This morning, the Oakland A's traded their longest-tenured player, Kurt Suzuki, to the Washington Nationals. It's always sad to lose a long-time fan favorite, even when you have become hardened to the realities of constant roster turnover. To lighten the mood, let's play a little game. Really, it's a pop quiz, but calling it a "game" makes it sound more fun.
Quick: With Suzuki gone, who is the longest-tenured player on the A's current 25-man roster? By "longest-tenured," I mean the guy with the earliest Oakland debut without leaving the organization (even if they've spent time in AAA since their debut). My first thought was Cliff Pennington. That is not the correct answer. (Pennington debuted in August of 2008.)
Before I tell you who it is, let me clear up a couple of technicalities. Dallas Braden made his Oakland debut on April 24, 2007 (which precedes even Suzuki), but he's on the 60-day DL, so he's out of the running for now. Daric Barton made his debut on September 10, 2007, but he's in Sacramento and seems unlikely to don an Oakland uniform again. That brings us to the next player on the list: On September 16, 2007, Jerry Blevins made his MLB debut, throwing a scoreless inning against the Texas Rangers. That means that, until Braden returns, Blevins is the longest-tenured player on the current active roster.
That seems like an odd fact for a couple of reasons. First, Billy Beane goes through relief pitchers faster than toilet paper; Oakland seems to have a completely new bullpen just about every season. It is surprising that any one reliever could have stuck around long enough to be the longest-tenured player, even if that distinction only requires 5 years of service time.
Second, Blevins just isn't that good. Or at least, he has never seemed to be that good. He's always been that extra lefty at the back end of the bullpen, shuttling between Oakland and Sacramento. He's the guy who fans never want to see in a tight spot in the 8th, because he doesn't feel like a reliable, shutdown reliever. His stats probably back that up. I'll just assume that they back that up. No need to go and check...
Blevins, career: 186.2 innings, 122 ERA+, 2.61 K:BB, 8.4 K/9ip 1.0 HR/9ip, 3.74 FIP, +0.95 WPA
Wait, what? Those are pretty good numbers. Are we talking about the same Jerry Blevins?
2007: Rookie year, insignificant sample size
2008: 37.2 innings, 133 ERA+
2009: 22.1 innings, 90 ERA+, BUT career best K/9, BB/9, and K:BB
2010: 48.2 innings, 112 ERA+, BUT career worst BB/9 and HR/9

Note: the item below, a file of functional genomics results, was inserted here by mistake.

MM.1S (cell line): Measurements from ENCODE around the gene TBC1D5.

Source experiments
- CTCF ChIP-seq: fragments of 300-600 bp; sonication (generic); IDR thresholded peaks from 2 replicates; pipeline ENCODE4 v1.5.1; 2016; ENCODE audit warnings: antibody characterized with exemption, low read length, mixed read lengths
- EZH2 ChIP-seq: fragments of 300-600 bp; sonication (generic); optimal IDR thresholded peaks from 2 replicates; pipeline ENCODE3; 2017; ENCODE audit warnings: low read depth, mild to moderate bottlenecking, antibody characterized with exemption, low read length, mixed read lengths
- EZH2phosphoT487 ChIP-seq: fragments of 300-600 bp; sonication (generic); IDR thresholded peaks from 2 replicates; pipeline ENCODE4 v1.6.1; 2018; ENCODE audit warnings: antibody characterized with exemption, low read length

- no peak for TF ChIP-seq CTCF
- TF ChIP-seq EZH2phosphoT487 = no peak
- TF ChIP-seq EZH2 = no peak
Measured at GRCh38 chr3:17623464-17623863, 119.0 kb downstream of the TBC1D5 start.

2011: 28.1 innings, 140 ERA+, BUT career worst K:BB
As it turns out, Blevins has been consistently solid throughout his career. He's never put together that one amazing season, where everything falls right and he posts an insane ERA, but he's always had good-to-excellent strikeout and walk rates and his career 122 ERA+ (meaning that his ERA has been 22% better than average) shows that the results have been there, too. His homer-happy 2010 (7 bombs in 48 innings) may be the reason why A's fans are so reluctant to trust Blevins; it seemed like he served one up every time he took the mound that season.
Here's the thing, though. Remember how I said that he's never had that one season where everything came together?
2012: 45.0 innings, 181 ERA+, 3.0 K:BB
He's having it right now. Blevins has quietly put together one of the best seasons out of Oakland's 2012 bullpen, sporting a 2.20 ERA and a K:BB ratio which, among the current group, has only been exceeded by Sean Doolittle. More importantly, Blevins has been trusted with a few more high-leverage, late-inning situations than normal (6.1 "high leverage innings," according to Fangraphs, without allowing a run), not to mention a dozen outings where he's recorded at least 5 outs. During Monday's marathon 15-inning win over the Rays, Blevins turned in a crucial 8-out performance, allowing just 2 hits.
While Oakland's offense has come alive this summer, the team's playoff hopes lie squarely with their pitching staff. The young starting rotation has been impressive, but the bullpen has been absolute nails, putting up an AL-best 2.87 ERA despite lackluster peripheral stats. For Oakland's pennant chase to continue, the 'pen will have to continue to perform at a high level. That starts with closer Ryan Cook and setup man Sean Doolittle, but a great bullpen needs to be strong from front to back. It needs unsung success stories like Blevins and Jordan Norberto to cover the middle innings, so that leads stay intact long enough to reach the serious firepower in the 8th and 9th.
Jerry Blevins is having an excellent season and, although he's flown a bit under the radar, he's been a big part of Oakland's league-best bullpen. Turns out that pitching well is nothing new for him, though. He's been doing it for years; we just didn't really notice.